My mom’s last Mother’s Day was in 2008. But I think I miss her more this year than ever before. In part, because I have been writing about her for these past many months. Her presence felt so powerfully as I paint her on each page. In part, too, because each year I spend as a mom myself I marvel more about how she might have managed—with her limitations and such a heavy load.
Then, in addition to the missing and the marveling, there is that lingering bit of regret.
My mom’s last Mother’s Day. Well…it could have been better.
I bought her flowers and a card, and that was good. We went to church, which was risky. Since it was also my fifth Mother’s Day with achingly empty arms. But I wanted to honor her, of course. Wanted to love her well on that special day. Had a sinking sense that it might be my last chance.
I survived the service, but afterward I just wanted Peter to do something—anything—to make it all okay. Maybe I expected him to take us to lunch. To have some sort of plan. To get us out of the house. So I didn’t have to think. To honor me as a wife even though I wasn’t yet a mom. But he didn’t know this. Couldn’t read my mind. Was afraid to mess up and make it worse. And as he and Mom and I sat in the dining room, trying to figure out what to do, wondering whether to fight the crowds or just eat at home, I lost it.
I wrote on Not-So-Good Friday about sadness and fear and how the mixture reacts—like baking soda and vinegar—and spews out as anger. And how I can spot the concoction quite quickly now. And release the pressure in less damaging ways. I couldn’t so much back then. Nor could Peter, I’m afraid. Not while the external pressure of our lives was also pressing in. With sometimes unbearable force.
So he spewed back. Then he marched out of the house and climbed into the car.
I followed hot on his heels. Begging him to stay. I even stood behind the car to keep him home. But he drove up on the grass, backed the car around, and left me standing there.
(Embarrassingly, our neighbor Sam, who is a bit of a recluse and didn’t know us well at all, had just pulled into his drive and had a front seat for this whole unfortunate scene. I imagine the poor man checked the locks on his doors and peeked warily through his blinds for the next couple of days. Until Peter saw him again. And apologized. And explained that we just weren’t ourselves that day.)
No, we certainly weren’t. Peter watched Jeopardy and Wheel of Fortune at the nursing home with Dad that afternoon. Mom and I each took a nap. We came all together in the evening and apologized and forgave. But it would be nice to do that day again. To have just one more Mother’s Day.
And if we did, here’s what I would do…
I would wake up Mom with a cinnamon glazed bagel or Belgian waffles with strawberries and lots of whipped cream or Grandma Eve’s egg soufflé. I would pour her hot coffee and freshly-squeezed juice. And read her my handwritten card aloud while she ate.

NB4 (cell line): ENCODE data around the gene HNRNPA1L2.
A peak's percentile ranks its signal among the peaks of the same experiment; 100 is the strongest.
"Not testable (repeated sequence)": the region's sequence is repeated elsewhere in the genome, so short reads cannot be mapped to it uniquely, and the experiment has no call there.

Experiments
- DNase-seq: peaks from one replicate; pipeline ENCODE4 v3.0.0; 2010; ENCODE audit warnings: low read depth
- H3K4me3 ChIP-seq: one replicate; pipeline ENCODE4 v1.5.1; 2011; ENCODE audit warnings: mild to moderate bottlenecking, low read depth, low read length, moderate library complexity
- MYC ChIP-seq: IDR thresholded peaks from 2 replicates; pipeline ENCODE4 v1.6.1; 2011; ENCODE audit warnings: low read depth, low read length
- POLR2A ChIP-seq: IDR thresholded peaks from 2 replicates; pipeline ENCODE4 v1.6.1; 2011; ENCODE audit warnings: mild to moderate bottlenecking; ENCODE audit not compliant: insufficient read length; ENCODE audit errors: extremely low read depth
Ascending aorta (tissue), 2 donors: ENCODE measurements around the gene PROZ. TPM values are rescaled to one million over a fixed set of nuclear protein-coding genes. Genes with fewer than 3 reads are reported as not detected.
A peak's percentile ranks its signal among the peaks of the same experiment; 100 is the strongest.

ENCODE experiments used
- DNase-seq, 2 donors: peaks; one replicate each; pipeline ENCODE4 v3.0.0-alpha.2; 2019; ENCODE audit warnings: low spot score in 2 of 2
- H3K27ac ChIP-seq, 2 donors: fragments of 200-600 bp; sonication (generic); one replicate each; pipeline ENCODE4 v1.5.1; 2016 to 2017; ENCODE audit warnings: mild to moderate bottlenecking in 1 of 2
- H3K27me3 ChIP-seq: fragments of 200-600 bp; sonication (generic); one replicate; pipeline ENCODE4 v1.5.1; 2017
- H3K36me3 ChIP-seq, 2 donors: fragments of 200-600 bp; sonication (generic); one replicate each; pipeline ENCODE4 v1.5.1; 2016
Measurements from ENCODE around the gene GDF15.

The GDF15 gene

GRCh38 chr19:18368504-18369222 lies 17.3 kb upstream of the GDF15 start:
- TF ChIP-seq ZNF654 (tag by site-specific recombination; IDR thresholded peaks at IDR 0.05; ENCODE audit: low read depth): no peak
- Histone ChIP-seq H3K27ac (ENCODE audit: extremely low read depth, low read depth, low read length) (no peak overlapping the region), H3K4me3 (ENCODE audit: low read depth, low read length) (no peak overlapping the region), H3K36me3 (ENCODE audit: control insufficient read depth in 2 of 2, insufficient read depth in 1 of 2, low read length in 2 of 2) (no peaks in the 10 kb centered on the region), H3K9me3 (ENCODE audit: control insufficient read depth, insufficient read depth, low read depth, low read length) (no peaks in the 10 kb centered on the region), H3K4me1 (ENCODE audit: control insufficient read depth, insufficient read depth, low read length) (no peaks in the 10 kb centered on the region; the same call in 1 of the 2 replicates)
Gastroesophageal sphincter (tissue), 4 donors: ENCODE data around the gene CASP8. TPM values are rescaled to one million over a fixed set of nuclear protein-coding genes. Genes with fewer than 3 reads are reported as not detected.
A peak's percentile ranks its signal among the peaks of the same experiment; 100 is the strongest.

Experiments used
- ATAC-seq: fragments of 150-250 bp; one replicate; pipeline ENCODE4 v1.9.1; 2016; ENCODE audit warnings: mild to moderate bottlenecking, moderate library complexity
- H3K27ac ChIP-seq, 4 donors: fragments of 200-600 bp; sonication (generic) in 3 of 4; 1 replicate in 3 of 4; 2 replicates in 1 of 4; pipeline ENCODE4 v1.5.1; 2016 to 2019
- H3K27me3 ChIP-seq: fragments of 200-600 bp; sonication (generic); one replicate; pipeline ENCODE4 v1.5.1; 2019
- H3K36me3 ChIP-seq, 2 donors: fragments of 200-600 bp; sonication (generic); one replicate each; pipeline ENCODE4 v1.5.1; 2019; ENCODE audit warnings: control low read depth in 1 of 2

I would fill her room with flowers. Tulips and daffodils, for sure. And other things that made her smile. Books and fuzzy blankets and floral blouses and all manner of kitschy stuffed bears.
I would take her to church and hold her delicate hand and lift my voice with hers in grateful praise. And if the opportunity arose, I would stand up in front of all the people and proudly proclaim, “Look at my mom. She is strong. She is love. She is life. She is brave.”
If we had one more Mother’s Day, I would serve her a lovely lunch on our patio. Then I would pull out old photo albums and pour over the pictures of the much younger versions of us. I would listen to Mom tell all of the stories that only she could tell. And I would write them down. Or even turn on a recorder—audio or video—and capture more of her. For keeps.
If we had one more Mother’s Day, I would pepper Mom with questions. Pick her brain on all manner of things. She wasn’t one to share her wisdom unsolicited or offer much advice. So I would probe: What do you want me to know about life? About marriage? And motherhood? And gardening? And laundry stains? And poetry? And politics? And God? And what do you want me to make sure to tell my children if He ever gives me some?
If we had one more Mother’s Day, I would choose to ignore what often made me cringe. Like squealing hearing aids and ready tears. I would change her colostomy bag with more patience and joy. We would play endless games of Scrabble. Rearrange the living room furniture one more time. Go shopping for nothing in particular.
If we had one more Mother’s Day, I would say the hard but simple things. The thank yous. The I’m sorrys. The I love yous. Over and over again. Because it’s never too much.
I take comfort in the fact that this year my mom’s Mother’s Day will be even better than anything I could dream up. And I don’t know exactly how my day will go. My fifth Mother’s Day as a Mom. But I’m not worried.
Daryl already gave me a wonderful book that he wrote in Kindergarten. “Daryl’s Amazing Mother.” In it he tells me that he likes to cuddle me and play with me. That I help him, and he thinks I’m smart. That’s all I need really.
Amelia’s present to me will probably be big hugs and lots of “I love yous.” Then she will likely create some sort of signature catastrophe—something akin to yesterday’s two jars of fish food and bottle of lotion spread liberally over the closet floor.
And Peter? No pressure this year, LOML. But. Well…okay. Maybe I do sort of hope that you’ve been paying attention. (See above.)